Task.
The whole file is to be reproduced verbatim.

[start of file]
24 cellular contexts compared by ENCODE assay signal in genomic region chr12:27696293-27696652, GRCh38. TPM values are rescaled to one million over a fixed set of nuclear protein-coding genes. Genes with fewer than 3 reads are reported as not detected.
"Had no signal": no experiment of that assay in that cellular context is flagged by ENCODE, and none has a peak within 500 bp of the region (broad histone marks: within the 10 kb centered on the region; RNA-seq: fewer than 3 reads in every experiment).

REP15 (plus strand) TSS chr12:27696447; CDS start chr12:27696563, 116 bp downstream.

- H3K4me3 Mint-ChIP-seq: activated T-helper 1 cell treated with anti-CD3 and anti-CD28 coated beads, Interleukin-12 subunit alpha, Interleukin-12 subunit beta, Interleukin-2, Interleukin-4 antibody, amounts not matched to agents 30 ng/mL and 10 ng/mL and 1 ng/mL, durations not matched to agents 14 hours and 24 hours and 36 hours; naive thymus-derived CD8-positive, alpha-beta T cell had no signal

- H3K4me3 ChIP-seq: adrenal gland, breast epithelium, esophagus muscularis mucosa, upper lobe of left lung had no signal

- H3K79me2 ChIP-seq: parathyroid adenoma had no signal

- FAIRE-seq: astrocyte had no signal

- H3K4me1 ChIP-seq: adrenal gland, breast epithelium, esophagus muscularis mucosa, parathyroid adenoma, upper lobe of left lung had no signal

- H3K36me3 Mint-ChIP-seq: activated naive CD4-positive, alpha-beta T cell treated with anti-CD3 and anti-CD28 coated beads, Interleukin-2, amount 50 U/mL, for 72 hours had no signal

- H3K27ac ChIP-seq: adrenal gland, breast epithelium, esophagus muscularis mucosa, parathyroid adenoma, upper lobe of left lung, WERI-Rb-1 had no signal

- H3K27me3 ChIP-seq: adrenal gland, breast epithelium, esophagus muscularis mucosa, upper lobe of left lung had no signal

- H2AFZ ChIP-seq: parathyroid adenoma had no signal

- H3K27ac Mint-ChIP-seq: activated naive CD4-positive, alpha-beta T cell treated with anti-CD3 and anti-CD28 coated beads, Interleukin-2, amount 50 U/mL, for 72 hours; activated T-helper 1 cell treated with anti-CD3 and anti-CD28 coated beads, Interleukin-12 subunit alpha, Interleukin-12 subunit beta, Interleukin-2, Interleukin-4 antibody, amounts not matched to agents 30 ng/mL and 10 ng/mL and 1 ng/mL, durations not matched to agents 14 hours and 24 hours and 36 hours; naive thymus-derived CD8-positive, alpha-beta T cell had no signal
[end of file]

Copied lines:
24 cellular contexts compared by ENCODE assay signal in genomic region chr12:27696293-27696652, GRCh38. TPM values are rescaled to one million over a fixed set of nuclear protein-coding genes. Genes with fewer than 3 reads are reported as not detected.
"Had no signal": no experiment of that assay in that cellular context is flagged by ENCODE, and none has a peak within 500 bp of the region (broad histone marks: within the 10 kb centered on the region; RNA-seq: fewer than 3 reads in every experiment).

REP15 (plus strand) TSS chr12:27696447; CDS start chr12:27696563, 116 bp downstream.

- H3K4me3 Mint-ChIP-seq: activated T-helper 1 cell treated with anti-CD3 and anti-CD28 coated beads, Interleukin-12 subunit alpha, Interleukin-12 subunit beta, Interleukin-2, Interleukin-4 antibody, amounts not matched to agents 30 ng/mL and 10 ng/mL and 1 ng/mL, durations not matched to agents 14 hours and 24 hours and 36 hours; naive thymus-derived CD8-positive, alpha-beta T cell had no signal

- H3K4me3 ChIP-seq: adrenal gland, breast epithelium, esophagus muscularis mucosa, upper lobe of left lung had no signal

- H3K79me2 ChIP-seq: parathyroid adenoma had no signal

- FAIRE-seq: astrocyte had no signal

- H3K4me1 ChIP-seq: adrenal gland, breast epithelium, esophagus muscularis mucosa, parathyroid adenoma, upper lobe of left lung had no signal

- H3K36me3 Mint-ChIP-seq: activated naive CD4-positive, alpha-beta T cell treated with anti-CD3 and anti-CD28 coated beads, Interleukin-2, amount 50 U/mL, for 72 hours had no signal

- H3K27ac ChIP-seq: adrenal gland, breast epithelium, esophagus muscularis mucosa, parathyroid adenoma, upper lobe of left lung, WERI-Rb-1 had no signal

- H3K27me3 ChIP-seq: adrenal gland, breast epithelium, esophagus muscularis mucosa, upper lobe of left lung had no signal

- H2AFZ ChIP-seq: parathyroid adenoma had no signal

- H3K27ac Mint-ChIP-seq: activated naive CD4-positive, alpha-beta T cell treated with anti-CD3 and anti-CD28 coated beads, Interleukin-2, amount 50 U/mL, for 72 hours; activated T-helper 1 cell treated with anti-CD3 and anti-CD28 coated beads, Interleukin-12 subunit alpha, Interleukin-12 subunit beta, Interleukin-2, Interleukin-4 antibody, amounts not matched to agents 30 ng/mL and 10 ng/mL and 1 ng/mL, durations not matched to agents 14 hours and 24 hours and 36 hours; naive thymus-derived CD8-positive, alpha-beta T cell had no signal